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Splitting up Connor McDavid and Leon Draisaitl proved to be costly for Edmonton coach Jay Woodcroft as the Oilers struggled defensively in Game 2.
JUSTIN CUTHBERT: There was, however, some kind of strange strategy from Edmonton in the game with Jay Woodcroft breaking up Connor McDavid and Leon Draisaitl, spreading those two superstars across two lines. To this point, Draisaitl had been tethered to McDavid mostly through necessity, right? Because he picked up that high-ankle sprain late versus the Los Angeles Kings in round one and could no longer skate the way he needed to in order to hold down a center ice position. He was limited, but what he could do was hang out around the boards, pass the puck to McDavid, be the guy McDavid passes to.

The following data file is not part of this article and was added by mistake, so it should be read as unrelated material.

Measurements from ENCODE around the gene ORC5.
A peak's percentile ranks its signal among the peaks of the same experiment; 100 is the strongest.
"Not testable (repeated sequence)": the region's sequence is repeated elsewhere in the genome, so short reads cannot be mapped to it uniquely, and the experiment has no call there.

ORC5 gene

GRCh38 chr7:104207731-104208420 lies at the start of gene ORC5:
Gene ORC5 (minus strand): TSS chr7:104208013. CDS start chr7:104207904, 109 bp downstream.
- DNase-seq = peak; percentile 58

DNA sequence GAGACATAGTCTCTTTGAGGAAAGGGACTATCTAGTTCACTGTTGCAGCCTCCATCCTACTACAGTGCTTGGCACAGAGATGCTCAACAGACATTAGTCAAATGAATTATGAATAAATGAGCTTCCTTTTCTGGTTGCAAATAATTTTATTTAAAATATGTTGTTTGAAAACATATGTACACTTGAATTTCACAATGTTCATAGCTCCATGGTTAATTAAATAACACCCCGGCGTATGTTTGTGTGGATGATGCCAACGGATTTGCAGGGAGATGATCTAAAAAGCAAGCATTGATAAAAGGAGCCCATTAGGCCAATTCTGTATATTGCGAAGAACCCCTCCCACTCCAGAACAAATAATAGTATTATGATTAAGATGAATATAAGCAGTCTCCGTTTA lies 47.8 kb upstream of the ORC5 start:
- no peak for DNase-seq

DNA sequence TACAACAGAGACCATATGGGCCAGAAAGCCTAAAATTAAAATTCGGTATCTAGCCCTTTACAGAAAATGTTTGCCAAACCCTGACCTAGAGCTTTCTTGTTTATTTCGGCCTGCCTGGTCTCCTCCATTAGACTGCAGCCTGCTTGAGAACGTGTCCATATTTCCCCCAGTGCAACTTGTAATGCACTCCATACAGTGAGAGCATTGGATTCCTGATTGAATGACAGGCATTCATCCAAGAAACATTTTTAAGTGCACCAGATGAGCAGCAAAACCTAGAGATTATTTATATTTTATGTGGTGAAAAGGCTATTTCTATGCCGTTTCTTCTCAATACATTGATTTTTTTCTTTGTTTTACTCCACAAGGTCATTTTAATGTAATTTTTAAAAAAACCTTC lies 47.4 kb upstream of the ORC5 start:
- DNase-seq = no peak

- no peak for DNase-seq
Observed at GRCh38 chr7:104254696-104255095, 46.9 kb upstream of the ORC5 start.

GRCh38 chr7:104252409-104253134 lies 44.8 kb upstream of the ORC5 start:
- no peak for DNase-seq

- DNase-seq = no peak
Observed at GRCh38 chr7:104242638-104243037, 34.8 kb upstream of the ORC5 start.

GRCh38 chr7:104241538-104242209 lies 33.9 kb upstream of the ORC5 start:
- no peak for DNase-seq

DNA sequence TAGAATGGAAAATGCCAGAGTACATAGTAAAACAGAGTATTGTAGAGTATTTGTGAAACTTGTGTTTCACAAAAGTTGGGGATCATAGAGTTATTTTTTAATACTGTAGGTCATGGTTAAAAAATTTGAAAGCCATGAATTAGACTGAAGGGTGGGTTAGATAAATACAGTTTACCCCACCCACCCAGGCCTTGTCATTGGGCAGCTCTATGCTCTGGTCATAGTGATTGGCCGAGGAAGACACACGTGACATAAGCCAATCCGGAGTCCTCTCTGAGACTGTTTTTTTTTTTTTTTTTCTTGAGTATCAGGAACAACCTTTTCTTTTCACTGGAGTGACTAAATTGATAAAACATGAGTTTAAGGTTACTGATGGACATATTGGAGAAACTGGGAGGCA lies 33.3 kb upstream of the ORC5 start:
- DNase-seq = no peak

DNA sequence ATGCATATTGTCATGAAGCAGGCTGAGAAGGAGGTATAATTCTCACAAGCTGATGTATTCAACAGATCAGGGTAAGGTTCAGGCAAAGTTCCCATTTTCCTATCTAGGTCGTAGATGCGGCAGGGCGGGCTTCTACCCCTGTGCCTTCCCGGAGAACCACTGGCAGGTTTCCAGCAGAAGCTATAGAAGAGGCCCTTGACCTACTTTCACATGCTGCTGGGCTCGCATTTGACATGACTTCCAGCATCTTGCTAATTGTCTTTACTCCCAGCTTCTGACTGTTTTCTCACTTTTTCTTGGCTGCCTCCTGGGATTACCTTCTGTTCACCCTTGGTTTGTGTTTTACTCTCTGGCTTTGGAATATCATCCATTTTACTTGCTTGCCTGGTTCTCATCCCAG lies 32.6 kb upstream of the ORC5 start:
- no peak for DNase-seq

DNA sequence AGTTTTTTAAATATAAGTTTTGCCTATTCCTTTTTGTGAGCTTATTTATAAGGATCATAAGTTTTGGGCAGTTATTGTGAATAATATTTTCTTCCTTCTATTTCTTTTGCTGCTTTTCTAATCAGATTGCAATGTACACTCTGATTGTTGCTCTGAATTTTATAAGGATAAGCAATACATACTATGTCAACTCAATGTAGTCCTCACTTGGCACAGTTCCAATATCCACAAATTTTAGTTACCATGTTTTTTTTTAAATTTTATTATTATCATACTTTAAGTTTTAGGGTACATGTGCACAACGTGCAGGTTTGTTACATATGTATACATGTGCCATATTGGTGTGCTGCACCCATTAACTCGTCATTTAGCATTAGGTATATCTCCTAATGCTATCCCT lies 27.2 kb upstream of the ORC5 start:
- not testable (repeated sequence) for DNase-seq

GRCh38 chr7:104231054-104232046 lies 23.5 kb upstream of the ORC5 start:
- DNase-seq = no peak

But at least, I guess, now that we've reached the second round-- or the second game of round three, Woodcroft and the training staff believes that Draisaitl is on the mend. So he decided, Woodcroft being, that the Oilers needed a little bit more balance. They needed more balance to take on Colorado, to neutralize what Colorado had, to be able to create some sort of mismatch. But I think he was wrong. The Oilers, all I think they needed in game 2 was better goaltending in order to have a chance, which they got from Mike Smith.
But the offense was disjointed with McDavid and Draisaitl apart. And the Oilers were limited to 24 shots, no goals, of course, were doubled in scoring chances. I think they spread themselves a little bit thin in the game. Draisaitl is that guy, right? He can drive his own line. One of my Hart Trophy votes went to Draisaitl, fourth on my ballot.
But he's not right right now. And the Oilers stumbled into something pretty spectacular, probably beyond even their expectations, when they put together McDavid and Draisaitl. And it hurt them, I think at least, moving away from that.